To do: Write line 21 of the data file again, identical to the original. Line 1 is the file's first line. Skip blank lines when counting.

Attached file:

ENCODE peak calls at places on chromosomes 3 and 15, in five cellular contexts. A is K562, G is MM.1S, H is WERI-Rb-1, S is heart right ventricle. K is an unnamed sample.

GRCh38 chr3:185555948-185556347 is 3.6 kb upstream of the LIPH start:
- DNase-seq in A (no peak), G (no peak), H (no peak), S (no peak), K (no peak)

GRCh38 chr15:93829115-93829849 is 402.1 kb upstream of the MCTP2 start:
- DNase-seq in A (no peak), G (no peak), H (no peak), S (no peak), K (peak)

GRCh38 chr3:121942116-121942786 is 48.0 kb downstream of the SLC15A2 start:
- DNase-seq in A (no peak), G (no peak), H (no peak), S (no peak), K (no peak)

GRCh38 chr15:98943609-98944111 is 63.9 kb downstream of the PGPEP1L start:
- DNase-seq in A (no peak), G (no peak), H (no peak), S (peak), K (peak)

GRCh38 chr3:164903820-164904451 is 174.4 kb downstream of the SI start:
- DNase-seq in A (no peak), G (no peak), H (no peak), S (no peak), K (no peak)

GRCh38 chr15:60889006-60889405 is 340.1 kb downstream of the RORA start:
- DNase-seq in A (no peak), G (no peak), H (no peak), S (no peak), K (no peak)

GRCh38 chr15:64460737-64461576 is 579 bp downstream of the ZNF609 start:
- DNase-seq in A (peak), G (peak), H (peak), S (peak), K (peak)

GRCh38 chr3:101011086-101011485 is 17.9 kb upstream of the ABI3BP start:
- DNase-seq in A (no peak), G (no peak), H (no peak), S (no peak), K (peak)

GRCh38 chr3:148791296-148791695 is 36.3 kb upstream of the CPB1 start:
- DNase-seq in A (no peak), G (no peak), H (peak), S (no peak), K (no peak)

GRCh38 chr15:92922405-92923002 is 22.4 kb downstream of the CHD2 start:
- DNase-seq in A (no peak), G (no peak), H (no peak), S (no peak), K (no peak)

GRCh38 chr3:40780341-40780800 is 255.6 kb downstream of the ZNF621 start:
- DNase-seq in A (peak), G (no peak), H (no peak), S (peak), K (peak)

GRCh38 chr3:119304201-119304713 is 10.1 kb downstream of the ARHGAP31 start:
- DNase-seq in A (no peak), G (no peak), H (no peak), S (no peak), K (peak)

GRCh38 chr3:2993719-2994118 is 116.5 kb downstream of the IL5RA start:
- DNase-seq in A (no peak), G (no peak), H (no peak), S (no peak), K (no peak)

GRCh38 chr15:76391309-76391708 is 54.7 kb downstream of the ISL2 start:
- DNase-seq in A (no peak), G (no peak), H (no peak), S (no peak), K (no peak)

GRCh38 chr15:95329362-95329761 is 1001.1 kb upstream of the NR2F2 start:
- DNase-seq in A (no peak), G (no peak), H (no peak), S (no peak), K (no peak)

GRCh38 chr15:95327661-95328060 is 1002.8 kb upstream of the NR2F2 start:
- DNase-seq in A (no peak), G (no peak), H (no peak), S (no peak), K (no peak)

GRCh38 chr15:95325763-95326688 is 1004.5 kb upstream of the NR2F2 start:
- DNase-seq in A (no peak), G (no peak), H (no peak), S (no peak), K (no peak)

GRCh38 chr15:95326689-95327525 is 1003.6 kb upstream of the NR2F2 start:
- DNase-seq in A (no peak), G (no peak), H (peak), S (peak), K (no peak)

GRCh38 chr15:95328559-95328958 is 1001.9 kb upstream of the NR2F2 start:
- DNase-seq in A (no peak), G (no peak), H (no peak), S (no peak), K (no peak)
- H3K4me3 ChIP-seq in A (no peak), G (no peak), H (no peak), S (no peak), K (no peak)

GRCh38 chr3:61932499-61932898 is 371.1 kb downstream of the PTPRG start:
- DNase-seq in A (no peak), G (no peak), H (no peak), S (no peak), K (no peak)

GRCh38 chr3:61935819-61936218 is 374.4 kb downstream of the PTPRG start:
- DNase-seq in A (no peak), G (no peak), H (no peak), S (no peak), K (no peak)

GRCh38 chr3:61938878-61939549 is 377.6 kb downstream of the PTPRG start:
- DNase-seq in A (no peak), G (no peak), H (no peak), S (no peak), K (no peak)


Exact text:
- DNase-seq in A (no peak), G (no peak), H (no peak), S (no peak), K (no peak)